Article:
Many are puppies, born as litters of street Dogs, yet many are also older, abandoned simply because they are no longer cute puppies. Others have injuries 0r become disabled, either given up by human companions due to the cost of medical care or have developed ihealth problems from life on the streets.
Perhaps the most important determinant is how and from where the Dog needing fostering come to their caretakers.
It may be that they are purchased out of local pounds where Dogs are sheltered for a limited period of time before being killed due to lack of resources to keep them there indefinitely.
Some of the most invisible but compassionate humanitarians in any given community are those activists dedicated to saving the lives of Dogs nobody has previously cared for, helping to keep down the number of those both living on the streets and being put to death.
As a saying familiar to many in this field goes, “Saving the life of one animal may not change the world, but the world will surely change for that one animal.”
And there are many such individuals, each working in tandem by performing different tasks.
There are those who search the local pounds, those who remain on call to retrieve them, those who work feverishly to find someone to immediately foster them and those who do the fostering.
Usually, such activists are part of a dedicated network functioning without the headquarters of a kennel facility.
Individuals contact fellow activists within the network by text and email blasts often on a daily basis, alerting each other about Dogs needing to be bought out of pounds, fostering or adoption. A quick Internet search can lead you to hundreds of local and regional groups.
Sometimes, it is a matter of simply one individual who has never previously been an activist or part of a rescue network. These good samaritans spot a homeless, injured, and starved Dog in danger on the street and are compelled to take them into protective, temporary custody and foster them to a state of stabilized physical and emotional health.
Many of these lone activists also personally cover the full expense of medical care, most frequently surgery for infected wounds and broken bones inflicted by acts of cruelty or being hit in traffic.
They personally assume the responsibility of also fostering the recovering Dogs, while simultaneously searching carefully for a person of proven responsibility to whom they will willingly surrender the Dog for permanent adoption.
Certainly the most systematic method of fostering is through an established rescue, many of which are created to cope with issues unique to a specific breed while also often saving the lives of other Dogs they’ve learned are in a dire at-risk situation.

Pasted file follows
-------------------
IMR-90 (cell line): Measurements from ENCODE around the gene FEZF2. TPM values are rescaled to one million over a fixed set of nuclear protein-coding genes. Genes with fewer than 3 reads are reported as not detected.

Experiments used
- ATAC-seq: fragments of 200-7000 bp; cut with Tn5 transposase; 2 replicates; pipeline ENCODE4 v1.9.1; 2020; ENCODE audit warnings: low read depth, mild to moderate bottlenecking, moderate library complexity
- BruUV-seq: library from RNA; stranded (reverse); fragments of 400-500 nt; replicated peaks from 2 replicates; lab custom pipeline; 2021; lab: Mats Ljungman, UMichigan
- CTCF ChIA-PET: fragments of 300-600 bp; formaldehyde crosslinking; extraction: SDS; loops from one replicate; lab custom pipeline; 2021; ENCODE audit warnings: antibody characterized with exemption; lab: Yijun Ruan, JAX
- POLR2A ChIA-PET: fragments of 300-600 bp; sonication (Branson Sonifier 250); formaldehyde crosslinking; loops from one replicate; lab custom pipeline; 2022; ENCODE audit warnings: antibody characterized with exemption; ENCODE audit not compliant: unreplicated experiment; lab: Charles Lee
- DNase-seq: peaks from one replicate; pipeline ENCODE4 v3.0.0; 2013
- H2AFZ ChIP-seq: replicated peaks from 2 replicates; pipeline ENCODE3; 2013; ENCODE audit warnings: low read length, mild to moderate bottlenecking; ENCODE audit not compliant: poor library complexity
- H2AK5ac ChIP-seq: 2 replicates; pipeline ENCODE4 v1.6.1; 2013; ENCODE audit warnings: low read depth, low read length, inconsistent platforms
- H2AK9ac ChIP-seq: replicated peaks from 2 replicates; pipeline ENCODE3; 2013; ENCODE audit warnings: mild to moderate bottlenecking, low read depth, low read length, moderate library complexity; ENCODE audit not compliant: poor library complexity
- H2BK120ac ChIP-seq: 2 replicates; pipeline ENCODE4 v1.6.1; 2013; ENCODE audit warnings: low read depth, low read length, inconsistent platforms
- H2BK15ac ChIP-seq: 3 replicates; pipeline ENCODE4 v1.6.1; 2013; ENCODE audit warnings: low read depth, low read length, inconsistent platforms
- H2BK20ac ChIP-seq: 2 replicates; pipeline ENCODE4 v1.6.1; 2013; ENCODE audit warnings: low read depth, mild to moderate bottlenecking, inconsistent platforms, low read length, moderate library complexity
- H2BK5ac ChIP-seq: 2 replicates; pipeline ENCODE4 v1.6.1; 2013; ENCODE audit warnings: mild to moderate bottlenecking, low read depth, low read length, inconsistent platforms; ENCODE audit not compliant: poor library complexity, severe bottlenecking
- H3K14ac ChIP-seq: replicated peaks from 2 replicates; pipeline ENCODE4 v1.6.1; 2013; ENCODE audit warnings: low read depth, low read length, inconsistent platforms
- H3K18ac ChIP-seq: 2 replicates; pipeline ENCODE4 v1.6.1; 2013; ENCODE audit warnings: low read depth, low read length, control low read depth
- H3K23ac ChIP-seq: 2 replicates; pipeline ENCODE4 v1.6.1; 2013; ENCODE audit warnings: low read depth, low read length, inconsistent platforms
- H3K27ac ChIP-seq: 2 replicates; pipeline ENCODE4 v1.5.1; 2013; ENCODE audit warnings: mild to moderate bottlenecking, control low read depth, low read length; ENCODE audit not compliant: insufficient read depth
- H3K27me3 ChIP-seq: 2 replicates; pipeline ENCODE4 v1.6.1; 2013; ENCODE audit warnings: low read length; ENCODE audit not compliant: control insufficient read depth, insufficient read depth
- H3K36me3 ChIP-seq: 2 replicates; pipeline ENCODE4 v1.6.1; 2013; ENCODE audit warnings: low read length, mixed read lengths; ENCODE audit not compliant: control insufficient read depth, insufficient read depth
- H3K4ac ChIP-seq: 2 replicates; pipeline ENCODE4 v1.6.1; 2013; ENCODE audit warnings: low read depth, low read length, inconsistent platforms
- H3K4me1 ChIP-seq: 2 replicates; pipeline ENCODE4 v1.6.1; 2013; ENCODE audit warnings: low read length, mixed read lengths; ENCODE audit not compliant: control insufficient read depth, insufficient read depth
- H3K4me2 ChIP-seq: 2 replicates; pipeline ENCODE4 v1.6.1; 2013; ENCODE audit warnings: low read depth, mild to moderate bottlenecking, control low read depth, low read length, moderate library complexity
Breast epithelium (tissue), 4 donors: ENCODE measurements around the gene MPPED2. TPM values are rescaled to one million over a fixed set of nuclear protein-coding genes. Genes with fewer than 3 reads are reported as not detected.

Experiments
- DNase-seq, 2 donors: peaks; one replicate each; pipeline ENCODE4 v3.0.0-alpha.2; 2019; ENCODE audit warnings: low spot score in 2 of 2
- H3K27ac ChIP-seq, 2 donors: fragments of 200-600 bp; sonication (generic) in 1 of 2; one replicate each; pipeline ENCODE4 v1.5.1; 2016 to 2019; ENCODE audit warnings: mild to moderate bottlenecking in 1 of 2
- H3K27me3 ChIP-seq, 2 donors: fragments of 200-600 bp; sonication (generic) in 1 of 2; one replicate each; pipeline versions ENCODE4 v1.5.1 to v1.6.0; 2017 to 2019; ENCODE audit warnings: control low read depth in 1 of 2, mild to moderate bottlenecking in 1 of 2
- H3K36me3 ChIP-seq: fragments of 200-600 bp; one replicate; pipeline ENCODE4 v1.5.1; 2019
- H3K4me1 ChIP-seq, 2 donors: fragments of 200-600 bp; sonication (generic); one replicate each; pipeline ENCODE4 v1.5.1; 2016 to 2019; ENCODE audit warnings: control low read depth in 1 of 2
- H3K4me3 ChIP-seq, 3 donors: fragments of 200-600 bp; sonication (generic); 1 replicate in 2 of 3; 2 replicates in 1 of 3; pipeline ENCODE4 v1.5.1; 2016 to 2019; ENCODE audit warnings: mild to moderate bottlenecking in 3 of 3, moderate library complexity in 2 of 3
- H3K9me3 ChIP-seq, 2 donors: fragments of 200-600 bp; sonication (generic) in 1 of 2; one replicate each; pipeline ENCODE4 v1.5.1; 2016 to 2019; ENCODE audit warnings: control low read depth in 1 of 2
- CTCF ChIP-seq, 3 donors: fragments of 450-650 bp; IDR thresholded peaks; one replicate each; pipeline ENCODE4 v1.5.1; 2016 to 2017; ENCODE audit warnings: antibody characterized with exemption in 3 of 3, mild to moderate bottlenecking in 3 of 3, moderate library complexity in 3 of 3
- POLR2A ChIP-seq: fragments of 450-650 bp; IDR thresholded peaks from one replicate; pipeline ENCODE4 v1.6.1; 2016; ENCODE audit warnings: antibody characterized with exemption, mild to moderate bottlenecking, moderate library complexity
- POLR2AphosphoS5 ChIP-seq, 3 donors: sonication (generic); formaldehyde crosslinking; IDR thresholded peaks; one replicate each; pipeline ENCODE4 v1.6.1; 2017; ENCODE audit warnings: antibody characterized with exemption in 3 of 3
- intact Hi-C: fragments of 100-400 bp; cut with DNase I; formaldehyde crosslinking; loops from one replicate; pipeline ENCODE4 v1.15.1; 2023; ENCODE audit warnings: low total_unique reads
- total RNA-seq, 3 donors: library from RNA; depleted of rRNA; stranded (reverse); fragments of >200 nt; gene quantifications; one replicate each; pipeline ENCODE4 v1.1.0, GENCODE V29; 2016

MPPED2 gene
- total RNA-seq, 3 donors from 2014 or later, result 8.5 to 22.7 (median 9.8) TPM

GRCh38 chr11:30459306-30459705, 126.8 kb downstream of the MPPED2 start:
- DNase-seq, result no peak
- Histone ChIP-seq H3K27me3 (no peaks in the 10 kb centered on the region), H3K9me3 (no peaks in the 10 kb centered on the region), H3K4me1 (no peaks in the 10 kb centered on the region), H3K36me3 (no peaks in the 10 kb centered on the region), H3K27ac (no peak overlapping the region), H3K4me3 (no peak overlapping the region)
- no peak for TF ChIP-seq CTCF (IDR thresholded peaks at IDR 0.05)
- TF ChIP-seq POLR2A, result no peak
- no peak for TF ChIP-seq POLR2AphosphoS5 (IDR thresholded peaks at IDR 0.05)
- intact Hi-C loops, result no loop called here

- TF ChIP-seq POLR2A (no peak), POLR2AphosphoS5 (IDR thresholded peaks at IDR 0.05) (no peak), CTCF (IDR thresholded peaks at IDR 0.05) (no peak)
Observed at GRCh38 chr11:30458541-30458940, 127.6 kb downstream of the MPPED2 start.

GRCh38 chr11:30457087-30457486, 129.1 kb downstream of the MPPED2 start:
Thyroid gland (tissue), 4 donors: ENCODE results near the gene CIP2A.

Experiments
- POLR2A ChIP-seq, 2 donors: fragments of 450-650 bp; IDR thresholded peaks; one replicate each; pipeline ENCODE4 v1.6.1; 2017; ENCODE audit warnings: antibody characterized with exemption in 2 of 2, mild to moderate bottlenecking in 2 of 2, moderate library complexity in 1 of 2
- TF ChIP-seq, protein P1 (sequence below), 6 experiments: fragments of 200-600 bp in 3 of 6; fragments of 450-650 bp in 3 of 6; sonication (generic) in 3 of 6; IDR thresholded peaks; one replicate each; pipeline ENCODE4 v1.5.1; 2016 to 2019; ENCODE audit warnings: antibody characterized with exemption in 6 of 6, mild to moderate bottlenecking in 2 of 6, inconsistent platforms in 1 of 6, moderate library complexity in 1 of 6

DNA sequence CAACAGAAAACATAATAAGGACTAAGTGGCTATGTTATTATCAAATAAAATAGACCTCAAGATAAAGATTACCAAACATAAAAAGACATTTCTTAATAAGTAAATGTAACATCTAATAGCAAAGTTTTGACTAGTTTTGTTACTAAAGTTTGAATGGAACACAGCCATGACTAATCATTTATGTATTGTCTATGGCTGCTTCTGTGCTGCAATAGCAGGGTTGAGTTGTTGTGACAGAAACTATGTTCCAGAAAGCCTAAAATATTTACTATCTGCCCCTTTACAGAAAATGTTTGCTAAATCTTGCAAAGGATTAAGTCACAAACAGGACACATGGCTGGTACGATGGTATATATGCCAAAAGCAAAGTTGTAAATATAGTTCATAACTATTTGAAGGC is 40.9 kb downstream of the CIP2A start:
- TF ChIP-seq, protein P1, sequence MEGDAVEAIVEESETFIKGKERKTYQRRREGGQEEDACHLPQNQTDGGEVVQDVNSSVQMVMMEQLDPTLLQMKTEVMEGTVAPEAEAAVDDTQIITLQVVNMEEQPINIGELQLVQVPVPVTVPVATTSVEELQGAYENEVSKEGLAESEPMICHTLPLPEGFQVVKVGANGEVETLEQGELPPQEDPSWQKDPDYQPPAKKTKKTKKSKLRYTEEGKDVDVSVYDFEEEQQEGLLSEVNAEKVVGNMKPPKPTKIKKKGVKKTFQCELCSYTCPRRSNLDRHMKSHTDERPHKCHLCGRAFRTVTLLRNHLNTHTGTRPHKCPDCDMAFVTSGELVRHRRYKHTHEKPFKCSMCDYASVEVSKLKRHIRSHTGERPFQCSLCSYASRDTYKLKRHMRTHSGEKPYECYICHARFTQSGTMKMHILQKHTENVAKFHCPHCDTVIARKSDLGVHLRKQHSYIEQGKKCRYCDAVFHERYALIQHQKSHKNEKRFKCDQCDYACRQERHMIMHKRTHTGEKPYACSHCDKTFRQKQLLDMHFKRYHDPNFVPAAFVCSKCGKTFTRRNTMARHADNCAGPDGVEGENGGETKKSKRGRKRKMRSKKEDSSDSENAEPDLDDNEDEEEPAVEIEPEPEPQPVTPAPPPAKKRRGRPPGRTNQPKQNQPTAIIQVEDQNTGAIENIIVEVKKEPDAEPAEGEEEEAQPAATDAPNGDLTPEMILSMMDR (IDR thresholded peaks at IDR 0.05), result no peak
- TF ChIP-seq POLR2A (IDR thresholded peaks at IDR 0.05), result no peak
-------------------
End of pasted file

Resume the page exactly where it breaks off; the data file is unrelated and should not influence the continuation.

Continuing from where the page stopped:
I was incredibly lucky to enter the Weimaraner world through Friends for Pets.
It is not only a “no-kill” facility (meaning that even Dogs in its kennel never adopted will live and receive care there forever), but is run by its knowledgeable and intuitive founder, Diane Monahan, from whom I’ve learned everything I know about Dogs.
Diane is a strong advocate of not just the value but sometimes necessity of fostering as the venue for successful Dog adoption. Along those lines, she created an extraordinary system that makes fostering conducive to a wide variety of caretaker lifestyles.
There’s even a “Big Brother” and “Big Sister” program which enables those unable to foster during the work week to do so on weekends and holidays.
Every FFP Dog is first examined, monitored, nurtured, protected and its needs carefully met, so its fostering program is conducted with equal care, including a screening process, first requiring submission of an application and home inspection.
At FFP, as is surely true of most responsible rescues, each Dog rescued to live in the facility is given a general physical examination, given proper medical care and put on a nutritional diet.
Each Dog’s emotional stability is assessed with equal care, and none of them are made available for fostering unless they’ve met a basic standard of physical and emotional health. No known aggressive Dogs are placed into a foster home.
Further, as can best be conducted in any shelter or rescue environment, a general evaluation is conducted of each one’s temperament and reactions to men, women, children and other Dogs.
Through this process, an individual Dog is matched to the best foster applicant, based on their lifestyle, schedule and home, along with factors such as children or other animals in the home.
With approval, the Dog is ready for the ride to what may well be their very first experience in a home environment, and finally begin the process of being fostered by a caretaker.
To those who have enjoyed this and the many hundreds of other articles on Carl Anthony Online which have been provided without subscription fee since it began in 2011, please take this time to consider making a donation of any amount to The Yeager Fund for Special Need Dogs at Friends For Pets, underwriting the high costs which ensure the lifelong care of senior or disabled Dogs there who are unlikely to ever be adopted.
Next: Fostercaring Dogs: The Process (Part 2)